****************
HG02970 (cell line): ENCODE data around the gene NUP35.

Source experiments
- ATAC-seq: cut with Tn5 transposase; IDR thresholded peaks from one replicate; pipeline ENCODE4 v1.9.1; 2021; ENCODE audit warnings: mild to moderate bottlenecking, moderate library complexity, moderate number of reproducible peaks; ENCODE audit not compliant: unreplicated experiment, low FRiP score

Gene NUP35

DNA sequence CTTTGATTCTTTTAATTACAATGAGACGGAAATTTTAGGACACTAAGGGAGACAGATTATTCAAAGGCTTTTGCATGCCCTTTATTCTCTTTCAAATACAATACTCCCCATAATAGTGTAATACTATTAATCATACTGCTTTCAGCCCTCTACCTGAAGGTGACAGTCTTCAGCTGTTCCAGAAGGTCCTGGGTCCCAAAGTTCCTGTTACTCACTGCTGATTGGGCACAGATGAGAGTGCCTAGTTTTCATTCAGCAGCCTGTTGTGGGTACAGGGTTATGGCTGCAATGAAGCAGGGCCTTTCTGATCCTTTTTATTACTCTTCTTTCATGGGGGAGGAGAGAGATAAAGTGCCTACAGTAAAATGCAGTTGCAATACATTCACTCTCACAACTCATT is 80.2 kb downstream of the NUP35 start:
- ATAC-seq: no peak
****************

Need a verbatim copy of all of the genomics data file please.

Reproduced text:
HG02970 (cell line): ENCODE data around the gene NUP35.

Source experiments
- ATAC-seq: cut with Tn5 transposase; IDR thresholded peaks from one replicate; pipeline ENCODE4 v1.9.1; 2021; ENCODE audit warnings: mild to moderate bottlenecking, moderate library complexity, moderate number of reproducible peaks; ENCODE audit not compliant: unreplicated experiment, low FRiP score

Gene NUP35

DNA sequence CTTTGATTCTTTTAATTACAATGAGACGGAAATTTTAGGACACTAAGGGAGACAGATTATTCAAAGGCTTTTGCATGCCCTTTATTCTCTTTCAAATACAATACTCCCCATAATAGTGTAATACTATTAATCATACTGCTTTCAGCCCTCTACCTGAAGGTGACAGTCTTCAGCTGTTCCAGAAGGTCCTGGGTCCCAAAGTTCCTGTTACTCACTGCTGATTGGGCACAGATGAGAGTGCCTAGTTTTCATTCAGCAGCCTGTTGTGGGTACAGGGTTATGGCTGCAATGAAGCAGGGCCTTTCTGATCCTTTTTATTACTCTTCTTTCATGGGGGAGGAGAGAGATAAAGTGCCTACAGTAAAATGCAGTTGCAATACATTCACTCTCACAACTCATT is 80.2 kb downstream of the NUP35 start:
- ATAC-seq: no peak